Scrum Puzzle #2
Wow, I’m overwhelmed by the great response to the first Scrum Puzzle. I loved some of your responses. I especially liked Matthew’s example of moving the boulders. That’s a great way to teach the principle.
Here is my solution:
There are 2 key learning points in this puzzle. Number one is the value of small batch sizes. There are numerous exercises to demonstrate this. Check out the penny game as an example. Most of you got that the stories really need to be broken down smaller. This is often difficult for new teams, but there are techniques you can use to do this. See my previous post on breaking down user stories. If we don’t have small batch sizes, then it takes longer to complete work, progress is less transparent, feedback cycles are longer. All of these are things we are trying to avoid in Scrum, so any solution which makes the batch size larger is generally not a good idea.
The second problem in this puzzle is the statement that only 2 developers can work on a large story at a time. While I accept that this might be true. This is an impediment as it slows down the speed at which the team can deliver the most important features. Instead of taking on additional stories, or being idle, they other developers in the team should be looking at how to refactor the code, or their development practices so that more people are able to work concurrently.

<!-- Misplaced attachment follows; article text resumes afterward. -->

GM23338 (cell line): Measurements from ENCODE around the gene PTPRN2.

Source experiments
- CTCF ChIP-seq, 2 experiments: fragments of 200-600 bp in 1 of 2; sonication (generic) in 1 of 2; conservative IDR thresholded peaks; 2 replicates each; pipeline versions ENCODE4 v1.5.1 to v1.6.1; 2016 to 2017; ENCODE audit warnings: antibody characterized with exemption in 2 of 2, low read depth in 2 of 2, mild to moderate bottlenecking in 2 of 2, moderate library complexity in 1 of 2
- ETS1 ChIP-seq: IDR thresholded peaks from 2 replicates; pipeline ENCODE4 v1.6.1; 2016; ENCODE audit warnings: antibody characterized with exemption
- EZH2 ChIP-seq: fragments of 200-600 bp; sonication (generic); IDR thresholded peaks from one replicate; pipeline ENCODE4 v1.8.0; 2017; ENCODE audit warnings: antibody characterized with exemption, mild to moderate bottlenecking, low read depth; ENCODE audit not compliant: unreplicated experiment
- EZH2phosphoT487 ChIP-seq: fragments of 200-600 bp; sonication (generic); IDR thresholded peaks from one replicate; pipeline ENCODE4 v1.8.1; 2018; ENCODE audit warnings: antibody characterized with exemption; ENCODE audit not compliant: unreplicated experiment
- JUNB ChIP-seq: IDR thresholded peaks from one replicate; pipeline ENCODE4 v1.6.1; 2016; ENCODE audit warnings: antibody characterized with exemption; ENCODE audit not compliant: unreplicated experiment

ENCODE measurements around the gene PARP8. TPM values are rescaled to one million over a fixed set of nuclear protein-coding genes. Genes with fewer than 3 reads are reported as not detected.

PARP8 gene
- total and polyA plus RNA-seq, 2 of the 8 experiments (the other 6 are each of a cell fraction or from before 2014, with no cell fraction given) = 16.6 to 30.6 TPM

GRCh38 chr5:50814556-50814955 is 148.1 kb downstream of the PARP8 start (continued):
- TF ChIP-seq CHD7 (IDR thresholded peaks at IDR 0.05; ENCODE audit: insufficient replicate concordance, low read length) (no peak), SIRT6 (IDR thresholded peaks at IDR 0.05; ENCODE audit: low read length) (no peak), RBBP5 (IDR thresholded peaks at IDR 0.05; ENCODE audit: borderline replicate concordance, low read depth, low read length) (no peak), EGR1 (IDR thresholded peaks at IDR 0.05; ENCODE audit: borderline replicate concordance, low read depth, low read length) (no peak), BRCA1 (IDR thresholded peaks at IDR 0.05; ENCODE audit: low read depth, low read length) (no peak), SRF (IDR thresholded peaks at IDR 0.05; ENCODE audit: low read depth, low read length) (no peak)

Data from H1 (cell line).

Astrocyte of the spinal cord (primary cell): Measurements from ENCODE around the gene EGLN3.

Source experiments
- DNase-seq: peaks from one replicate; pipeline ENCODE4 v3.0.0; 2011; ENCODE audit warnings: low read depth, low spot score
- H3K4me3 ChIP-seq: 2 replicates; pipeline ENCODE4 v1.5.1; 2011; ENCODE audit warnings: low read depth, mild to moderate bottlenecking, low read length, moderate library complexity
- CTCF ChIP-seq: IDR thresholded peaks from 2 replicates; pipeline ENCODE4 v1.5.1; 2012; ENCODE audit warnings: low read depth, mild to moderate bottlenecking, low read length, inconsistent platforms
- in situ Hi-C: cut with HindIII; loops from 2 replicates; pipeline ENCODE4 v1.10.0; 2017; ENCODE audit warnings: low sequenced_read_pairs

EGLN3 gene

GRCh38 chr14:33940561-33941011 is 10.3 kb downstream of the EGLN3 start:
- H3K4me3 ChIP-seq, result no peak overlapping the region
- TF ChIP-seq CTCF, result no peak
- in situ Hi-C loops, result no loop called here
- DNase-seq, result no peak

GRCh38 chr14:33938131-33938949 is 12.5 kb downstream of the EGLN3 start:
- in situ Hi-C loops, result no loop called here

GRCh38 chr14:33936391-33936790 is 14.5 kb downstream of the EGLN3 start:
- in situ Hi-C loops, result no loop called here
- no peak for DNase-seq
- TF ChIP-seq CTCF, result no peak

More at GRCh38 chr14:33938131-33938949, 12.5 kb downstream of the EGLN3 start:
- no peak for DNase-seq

In summary, I believe the ScrumMaster should switch to mentoring mode, explain the value of small batch sizes, and question what prevents them from having more people work on the story. Ask the team how they might solve this problem differently, keeping that in mind. Hopefully the team will realise that a better solution is to split the story, and address the reasons why only 2 people can code at a time.
And now for this week’s Scrum puzzle….
Scrum Puzzle #2
Your team has an established velocity of 30 points per 2 week sprint. A client has an urgent regulatory requirement which was previously missed. The client is due to launch in 3 weeks time, but will be prevented from launching if the regulatory requirement is not included. In backlog grooming the team have sized the work as 45 points. The product owner is thrilled because if he runs a 3 week sprint he should get 30 x 1.5 = 45 points, so the team can deliver in time for the client’s deadline. You are the Scrum Master. Do you allow the Product Owner to change the sprint length this one time to assist the customer?